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The Reconstruction of European Politics

PRINCETON – Many Europeans tremble at the likely outcome of the upcoming European Parliament election: a strong showing for anti-European protest parties, which will almost certainly try to present themselves as the real winners. But hand-wringing will not resolve the European Union’s political crisis.

And the crisis runs deep. Nowadays, anti-EU parties – Marine Le Pen’s National Front in France, Geert Wilders’ Party for Freedom in the Netherlands, and Nigel Farage’s United Kingdom Independence Party – have been the most effective at organizing themselves into a single political “family.” Meanwhile, the established families – social democrats, liberals, and the European People’s Party (EPP) bloc – have been discredited in many Europeans’ eyes.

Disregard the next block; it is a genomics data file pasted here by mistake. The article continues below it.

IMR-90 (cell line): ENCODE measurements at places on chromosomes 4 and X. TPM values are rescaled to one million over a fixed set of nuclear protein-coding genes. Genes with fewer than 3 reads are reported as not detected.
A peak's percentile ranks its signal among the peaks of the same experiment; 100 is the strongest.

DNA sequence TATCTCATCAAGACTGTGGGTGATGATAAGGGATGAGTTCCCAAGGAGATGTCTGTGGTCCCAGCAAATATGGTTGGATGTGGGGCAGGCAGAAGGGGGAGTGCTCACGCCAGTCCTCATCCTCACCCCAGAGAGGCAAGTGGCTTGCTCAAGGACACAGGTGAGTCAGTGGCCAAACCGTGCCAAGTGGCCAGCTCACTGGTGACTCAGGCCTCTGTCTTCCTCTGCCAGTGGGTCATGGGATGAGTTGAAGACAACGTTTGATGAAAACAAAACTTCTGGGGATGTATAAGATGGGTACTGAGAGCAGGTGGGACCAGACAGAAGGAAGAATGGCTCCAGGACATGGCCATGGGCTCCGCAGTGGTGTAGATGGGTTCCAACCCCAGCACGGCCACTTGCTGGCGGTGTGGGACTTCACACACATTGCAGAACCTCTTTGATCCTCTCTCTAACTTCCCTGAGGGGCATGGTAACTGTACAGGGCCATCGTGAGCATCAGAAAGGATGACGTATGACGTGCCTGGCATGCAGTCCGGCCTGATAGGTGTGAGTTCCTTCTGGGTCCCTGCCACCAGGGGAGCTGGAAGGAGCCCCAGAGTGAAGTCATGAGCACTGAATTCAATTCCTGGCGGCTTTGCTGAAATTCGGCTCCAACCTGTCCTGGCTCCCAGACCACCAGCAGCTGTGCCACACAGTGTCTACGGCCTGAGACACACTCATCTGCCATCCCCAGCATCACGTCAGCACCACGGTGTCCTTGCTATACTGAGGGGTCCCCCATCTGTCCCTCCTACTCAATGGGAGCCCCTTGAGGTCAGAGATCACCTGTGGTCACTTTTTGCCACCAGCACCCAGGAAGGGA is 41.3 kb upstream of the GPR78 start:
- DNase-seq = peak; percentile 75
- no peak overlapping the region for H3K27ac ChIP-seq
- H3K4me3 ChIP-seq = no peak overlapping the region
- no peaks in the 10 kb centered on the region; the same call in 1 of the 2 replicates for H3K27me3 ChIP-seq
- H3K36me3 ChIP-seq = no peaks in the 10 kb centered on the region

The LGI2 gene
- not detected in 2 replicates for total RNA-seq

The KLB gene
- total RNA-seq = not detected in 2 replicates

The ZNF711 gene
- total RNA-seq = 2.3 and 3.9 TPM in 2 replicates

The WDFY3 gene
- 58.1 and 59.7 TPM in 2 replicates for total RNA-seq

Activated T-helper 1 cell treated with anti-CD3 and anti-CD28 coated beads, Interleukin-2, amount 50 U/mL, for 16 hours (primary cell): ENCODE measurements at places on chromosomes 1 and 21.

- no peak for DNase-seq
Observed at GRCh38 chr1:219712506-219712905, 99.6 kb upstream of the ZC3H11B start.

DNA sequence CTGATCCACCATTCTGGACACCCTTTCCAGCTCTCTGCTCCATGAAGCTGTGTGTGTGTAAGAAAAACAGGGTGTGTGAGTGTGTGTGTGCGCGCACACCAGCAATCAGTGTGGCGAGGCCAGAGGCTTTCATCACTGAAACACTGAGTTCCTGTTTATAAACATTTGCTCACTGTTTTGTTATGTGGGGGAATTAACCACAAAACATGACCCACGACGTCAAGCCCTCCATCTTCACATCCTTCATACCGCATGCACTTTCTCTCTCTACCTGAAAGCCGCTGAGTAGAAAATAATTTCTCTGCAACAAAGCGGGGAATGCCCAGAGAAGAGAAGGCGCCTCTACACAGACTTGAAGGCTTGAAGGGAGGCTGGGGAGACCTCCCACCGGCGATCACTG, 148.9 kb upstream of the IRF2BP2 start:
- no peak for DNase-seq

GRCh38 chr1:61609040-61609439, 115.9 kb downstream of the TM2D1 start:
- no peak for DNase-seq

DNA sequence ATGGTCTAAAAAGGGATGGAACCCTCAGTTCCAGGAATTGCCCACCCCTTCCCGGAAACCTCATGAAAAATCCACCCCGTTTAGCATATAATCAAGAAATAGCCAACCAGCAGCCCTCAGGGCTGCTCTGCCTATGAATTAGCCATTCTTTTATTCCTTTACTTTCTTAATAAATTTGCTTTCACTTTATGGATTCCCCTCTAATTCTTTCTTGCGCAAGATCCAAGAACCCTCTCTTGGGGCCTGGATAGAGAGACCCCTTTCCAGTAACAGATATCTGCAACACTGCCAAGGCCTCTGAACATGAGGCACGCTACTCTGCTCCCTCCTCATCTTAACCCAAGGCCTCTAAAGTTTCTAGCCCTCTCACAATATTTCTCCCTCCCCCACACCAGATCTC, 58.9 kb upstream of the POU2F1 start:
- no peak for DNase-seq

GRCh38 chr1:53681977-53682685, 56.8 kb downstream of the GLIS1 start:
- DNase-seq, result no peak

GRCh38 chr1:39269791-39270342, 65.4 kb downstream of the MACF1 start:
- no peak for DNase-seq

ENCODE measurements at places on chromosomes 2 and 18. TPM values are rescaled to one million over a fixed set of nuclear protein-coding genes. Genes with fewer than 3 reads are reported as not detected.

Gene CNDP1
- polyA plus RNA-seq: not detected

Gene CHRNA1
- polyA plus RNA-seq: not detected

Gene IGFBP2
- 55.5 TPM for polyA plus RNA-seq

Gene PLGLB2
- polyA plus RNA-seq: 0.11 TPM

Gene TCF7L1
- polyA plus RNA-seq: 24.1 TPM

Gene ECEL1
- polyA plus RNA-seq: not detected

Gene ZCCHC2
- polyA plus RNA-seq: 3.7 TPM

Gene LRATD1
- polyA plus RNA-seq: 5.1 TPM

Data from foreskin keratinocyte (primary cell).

The problem is that the old European parties’ intellectual and moral foundations have rapidly eroded in recent years, owing partly to their failure – or inability – to adapt to EU-level systems. If they do not act fast to re-establish themselves as credible and effective representatives of voters’ interests, they risk fading into the political background, allowing irresponsible populists gradually to take center stage.

Consider the social democrats, whose mission has historically been to facilitate the redistribution of resources. Given that such redistribution in Europe occurs fundamentally at the level of individual countries – which have the needed fiscal authority – it is difficult to view it as a suitable project for Europe as a whole.